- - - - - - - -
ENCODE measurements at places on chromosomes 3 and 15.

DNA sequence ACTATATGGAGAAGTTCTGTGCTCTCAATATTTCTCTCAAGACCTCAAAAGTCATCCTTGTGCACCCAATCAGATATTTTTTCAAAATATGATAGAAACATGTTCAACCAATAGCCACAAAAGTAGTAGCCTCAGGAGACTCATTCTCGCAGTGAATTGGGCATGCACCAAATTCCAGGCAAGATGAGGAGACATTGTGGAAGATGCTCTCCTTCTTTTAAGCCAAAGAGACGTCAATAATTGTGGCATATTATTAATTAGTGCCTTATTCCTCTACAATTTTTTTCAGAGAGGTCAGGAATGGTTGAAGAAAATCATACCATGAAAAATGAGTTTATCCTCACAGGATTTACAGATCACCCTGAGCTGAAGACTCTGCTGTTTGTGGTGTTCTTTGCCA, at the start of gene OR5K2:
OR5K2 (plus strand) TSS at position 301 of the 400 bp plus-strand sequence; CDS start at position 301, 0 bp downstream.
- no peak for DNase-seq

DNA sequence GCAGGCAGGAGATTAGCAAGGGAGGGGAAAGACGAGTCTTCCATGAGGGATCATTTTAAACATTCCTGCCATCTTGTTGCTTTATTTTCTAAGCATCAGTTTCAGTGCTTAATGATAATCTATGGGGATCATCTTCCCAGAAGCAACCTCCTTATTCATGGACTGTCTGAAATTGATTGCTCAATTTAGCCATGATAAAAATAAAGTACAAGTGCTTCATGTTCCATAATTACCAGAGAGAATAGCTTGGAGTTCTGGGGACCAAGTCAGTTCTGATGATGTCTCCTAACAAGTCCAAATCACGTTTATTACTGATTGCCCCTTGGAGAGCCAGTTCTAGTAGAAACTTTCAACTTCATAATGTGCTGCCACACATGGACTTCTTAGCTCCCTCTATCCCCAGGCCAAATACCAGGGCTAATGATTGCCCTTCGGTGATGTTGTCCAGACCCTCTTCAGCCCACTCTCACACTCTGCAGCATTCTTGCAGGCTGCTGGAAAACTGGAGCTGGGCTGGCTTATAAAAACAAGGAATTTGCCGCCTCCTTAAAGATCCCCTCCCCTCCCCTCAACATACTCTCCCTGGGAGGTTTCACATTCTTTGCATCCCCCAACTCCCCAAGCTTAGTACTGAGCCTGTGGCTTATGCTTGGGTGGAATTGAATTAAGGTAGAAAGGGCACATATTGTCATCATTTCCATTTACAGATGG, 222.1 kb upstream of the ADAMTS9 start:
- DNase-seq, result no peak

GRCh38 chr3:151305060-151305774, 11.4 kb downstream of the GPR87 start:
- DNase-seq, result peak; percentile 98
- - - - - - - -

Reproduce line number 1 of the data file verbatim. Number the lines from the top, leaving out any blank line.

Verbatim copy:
ENCODE measurements at places on chromosomes 3 and 15.